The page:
As the unemployment rate continues to hover at a low 4.1% and the U.S. economy marks its 90th consecutive month of job gains, Americans find themselves in a unique position: the tightest employment market in 17 years. While good news for job seekers, finally in-demand and with the upper hand, it poses a challenge for employers vying to attract and retain top talent. As always, some companies are outpacing the competition.
Forbes partnered with market research company Statista to identify the companies liked best by employees with our annual ranking of America’s best employers. The ranking is divided into two lists: one for the top large companies with more than 5,000 U.S. employees, and another for the top midsize companies with 1,000 to 5,000.
To determine the list, Statista surveyed 30,000 Americans working for businesses with at least 1,000 employees. All the surveys were anonymous, allowing participants to openly share their opinions. The respondents were asked to rate, on a scale of zero to 10, how likely they’d be to recommend their employer to others. Statista then asked respondents to nominate organizations in industries outside their own. The final list ranks the 500 large and 500 midsize employers that received the most recommendations. This article will focus on the former.
Google (No. 3), Costco (No. 5) and Wegmans Food Markets (No. 8)—all famous for their corporate cultures, all fixtures in the top 10 since 2015—continued to finish high in the ranks, but it was Michelin that climbed 33 spots to clinch the No. 1 spot. The tire manufacturer employs 22,000 workers in 19 plants across Alabama, Indiana, Ohio, Oklahoma, North Carolina and South Carolina, but is headquartered in Clermont-Ferrand, France, making it the only non-American company to break into the top 10. The key to the employer’s success is simple: “I sum it up with two words: We care,” says David Stafford, chief human resources officer of Michelin North America. “We offer a purpose-driven career with a purpose-driven company. That really resonates today, because people want to be part of a company that stands for more than just business.”
Michelin may not be the first organization that comes to mind when you think about corporate social responsibility, but its business model centers on sustainability—equipping airplanes, cars and motorcycles with energy-efficient tires. So does its employer brand: A corporate partner of the Yellowstone Park Foundation and the World Wildlife Foundation, among others, Michelin offers employees opportunities to give back, its workforce dedicating more than 31,500 days to volunteering efforts annually. The company is also a member of the United Nations Global Compact, developing green tires with a goal of reducing CO2 emissions by 30 tons by 2030, and a supporter of Main Street, sponsoring small businesses to the tune of $10.8 million since 2009. “People understand we care,” says Stafford. “We do things that make a difference in the world.”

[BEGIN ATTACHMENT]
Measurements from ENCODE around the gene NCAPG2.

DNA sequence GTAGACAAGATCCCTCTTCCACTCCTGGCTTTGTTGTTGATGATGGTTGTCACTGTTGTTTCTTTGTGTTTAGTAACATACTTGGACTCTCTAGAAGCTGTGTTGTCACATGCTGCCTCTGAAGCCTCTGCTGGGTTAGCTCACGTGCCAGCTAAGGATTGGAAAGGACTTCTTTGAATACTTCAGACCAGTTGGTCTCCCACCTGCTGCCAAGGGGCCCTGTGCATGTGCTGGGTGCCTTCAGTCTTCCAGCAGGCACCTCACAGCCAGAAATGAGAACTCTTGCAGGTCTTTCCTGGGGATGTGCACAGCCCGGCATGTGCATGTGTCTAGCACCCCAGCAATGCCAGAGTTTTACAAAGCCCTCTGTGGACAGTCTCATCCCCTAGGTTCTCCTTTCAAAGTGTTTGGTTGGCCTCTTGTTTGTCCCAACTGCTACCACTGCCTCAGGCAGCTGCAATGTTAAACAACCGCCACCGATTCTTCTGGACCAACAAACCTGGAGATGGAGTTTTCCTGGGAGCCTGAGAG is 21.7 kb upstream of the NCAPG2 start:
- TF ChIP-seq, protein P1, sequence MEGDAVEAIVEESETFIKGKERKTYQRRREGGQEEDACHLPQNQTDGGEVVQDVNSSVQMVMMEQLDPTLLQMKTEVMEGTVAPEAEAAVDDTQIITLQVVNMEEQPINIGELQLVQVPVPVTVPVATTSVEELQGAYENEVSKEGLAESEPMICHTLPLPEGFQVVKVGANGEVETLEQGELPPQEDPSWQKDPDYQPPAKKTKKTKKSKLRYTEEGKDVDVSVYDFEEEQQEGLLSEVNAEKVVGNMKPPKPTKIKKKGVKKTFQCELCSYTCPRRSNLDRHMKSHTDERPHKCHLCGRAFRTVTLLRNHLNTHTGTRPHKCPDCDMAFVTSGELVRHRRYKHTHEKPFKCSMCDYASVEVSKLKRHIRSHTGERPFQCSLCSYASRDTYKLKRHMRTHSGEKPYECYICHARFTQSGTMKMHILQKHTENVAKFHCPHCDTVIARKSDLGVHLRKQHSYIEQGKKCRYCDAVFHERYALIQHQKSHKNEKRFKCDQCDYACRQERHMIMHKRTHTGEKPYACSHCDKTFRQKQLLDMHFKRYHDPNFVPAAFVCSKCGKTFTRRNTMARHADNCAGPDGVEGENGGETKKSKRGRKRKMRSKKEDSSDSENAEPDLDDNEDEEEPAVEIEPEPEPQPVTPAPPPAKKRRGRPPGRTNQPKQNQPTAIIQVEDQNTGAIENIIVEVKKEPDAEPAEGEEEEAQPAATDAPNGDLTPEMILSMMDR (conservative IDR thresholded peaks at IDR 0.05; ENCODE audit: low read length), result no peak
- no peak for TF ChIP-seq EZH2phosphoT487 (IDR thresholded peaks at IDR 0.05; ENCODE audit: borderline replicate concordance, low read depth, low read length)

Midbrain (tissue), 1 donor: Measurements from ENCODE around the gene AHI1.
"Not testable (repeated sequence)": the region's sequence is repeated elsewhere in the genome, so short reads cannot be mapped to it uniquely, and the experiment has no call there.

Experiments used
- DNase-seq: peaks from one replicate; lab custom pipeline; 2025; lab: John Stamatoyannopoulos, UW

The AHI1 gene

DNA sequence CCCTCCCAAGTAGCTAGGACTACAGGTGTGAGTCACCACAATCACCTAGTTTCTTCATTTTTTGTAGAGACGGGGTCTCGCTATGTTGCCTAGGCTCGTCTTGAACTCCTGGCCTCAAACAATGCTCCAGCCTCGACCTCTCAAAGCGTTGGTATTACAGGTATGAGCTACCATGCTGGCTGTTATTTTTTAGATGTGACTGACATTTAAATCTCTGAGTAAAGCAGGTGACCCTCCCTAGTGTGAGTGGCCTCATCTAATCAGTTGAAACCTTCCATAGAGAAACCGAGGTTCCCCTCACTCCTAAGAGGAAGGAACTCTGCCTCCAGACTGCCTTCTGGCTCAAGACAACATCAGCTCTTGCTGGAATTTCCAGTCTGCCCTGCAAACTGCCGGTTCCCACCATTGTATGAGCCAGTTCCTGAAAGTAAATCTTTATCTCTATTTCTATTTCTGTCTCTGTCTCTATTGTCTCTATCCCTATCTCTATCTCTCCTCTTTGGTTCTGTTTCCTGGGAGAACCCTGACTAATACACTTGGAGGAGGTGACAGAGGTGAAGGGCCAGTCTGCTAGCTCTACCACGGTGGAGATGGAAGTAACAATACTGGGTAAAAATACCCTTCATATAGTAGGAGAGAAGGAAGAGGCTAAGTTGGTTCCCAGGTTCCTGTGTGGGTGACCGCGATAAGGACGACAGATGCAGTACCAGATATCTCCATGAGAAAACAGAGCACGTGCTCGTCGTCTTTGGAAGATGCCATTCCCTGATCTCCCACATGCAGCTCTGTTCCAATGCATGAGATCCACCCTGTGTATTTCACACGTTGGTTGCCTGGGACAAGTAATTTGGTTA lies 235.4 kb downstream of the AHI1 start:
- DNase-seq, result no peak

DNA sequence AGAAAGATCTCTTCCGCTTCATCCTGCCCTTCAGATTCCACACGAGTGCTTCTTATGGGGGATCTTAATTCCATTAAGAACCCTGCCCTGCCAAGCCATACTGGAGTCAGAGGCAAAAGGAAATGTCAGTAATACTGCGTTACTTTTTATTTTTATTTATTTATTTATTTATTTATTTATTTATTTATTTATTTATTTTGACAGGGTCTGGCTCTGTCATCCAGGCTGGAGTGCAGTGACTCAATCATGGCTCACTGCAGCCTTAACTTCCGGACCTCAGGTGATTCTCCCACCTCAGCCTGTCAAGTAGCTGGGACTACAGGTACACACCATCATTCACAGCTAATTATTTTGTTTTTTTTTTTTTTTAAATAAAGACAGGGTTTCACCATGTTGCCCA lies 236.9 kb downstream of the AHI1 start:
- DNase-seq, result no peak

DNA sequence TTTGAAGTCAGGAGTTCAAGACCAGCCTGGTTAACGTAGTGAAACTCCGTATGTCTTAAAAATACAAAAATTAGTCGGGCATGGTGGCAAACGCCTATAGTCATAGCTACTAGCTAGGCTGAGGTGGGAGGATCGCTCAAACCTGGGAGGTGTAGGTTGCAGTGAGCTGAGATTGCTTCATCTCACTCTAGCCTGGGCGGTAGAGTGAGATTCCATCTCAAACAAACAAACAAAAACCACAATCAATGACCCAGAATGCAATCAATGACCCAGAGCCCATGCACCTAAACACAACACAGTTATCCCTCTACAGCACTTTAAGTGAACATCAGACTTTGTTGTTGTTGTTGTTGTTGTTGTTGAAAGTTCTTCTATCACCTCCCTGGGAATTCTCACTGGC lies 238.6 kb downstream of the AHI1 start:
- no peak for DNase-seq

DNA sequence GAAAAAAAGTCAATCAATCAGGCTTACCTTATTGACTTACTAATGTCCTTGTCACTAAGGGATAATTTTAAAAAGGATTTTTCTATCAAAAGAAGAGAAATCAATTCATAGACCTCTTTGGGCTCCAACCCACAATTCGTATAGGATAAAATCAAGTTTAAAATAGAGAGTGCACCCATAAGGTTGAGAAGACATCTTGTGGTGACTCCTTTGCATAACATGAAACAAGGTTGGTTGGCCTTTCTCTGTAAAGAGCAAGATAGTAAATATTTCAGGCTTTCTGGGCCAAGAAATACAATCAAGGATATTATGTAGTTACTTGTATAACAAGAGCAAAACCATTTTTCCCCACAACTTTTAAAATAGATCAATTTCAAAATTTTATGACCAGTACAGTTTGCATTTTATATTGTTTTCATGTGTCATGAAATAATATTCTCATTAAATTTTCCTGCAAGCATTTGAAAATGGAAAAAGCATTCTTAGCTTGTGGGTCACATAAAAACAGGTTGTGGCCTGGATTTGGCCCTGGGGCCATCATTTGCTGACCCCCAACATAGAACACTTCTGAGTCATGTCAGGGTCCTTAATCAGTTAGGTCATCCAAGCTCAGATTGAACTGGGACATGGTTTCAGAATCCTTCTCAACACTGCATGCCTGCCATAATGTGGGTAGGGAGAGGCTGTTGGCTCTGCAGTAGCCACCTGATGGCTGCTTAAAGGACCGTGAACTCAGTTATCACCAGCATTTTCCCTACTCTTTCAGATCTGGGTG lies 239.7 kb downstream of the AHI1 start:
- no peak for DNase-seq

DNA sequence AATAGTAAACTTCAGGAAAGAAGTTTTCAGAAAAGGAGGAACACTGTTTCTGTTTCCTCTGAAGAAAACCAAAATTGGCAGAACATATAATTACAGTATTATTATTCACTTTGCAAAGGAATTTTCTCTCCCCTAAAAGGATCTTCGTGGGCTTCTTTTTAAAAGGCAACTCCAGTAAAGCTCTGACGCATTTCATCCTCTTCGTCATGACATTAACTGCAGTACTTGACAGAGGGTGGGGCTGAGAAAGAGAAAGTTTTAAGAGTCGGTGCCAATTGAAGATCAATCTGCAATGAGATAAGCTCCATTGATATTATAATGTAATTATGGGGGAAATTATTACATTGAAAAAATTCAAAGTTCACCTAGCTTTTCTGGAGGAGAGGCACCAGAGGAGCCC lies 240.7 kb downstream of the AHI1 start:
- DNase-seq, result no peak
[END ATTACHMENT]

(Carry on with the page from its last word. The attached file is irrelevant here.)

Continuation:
But Michelin’s dedication to corporate social responsibility is just one of the factors that make it a top employer, with Stafford acknowledging the company’s focus on the future workforce as an important element in attracting talent. “We’re promoting manufacturing careers in several ways,” he says of Michelin Youth Apprenticeship, a program for high school students interested in technical professions. Other initiatives geared toward preparing the next generation for jobs of the future include the company’s technical scholarship and co-op programs. “We know if we can get the best and the brightest to join us in their sophomore and junior years, we have a greater chance of getting them to join us as graduating seniors,” says Stafford.
Once employees are in the door, it’s the advancement opportunities that keep them coming back for more. “People come for a job and stay for a career,” says Stafford, his own 34-year journey from material science engineer to the C-suite a testament to Michelin’s culture of longevity. And Stafford is hardly an outlier. Just look to the Anderson, South Carolina plant, where the average worker’s tenure is 13 years and 60% of the workforce—managers included—got their start on the manufacturing floor. By challenging entry-level employees and investing in management development, Michelin is able to retain its workforce exceptionally well. “The opportunities we give Michelin employees to grow, learn and advance in their careers in different ways means they don’t have to jump to another company,” says Stafford. “The more we can empower our teams and employees to achieve results, the better off we are.”
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Vicky Valet – Read this great article and more on Forbes.com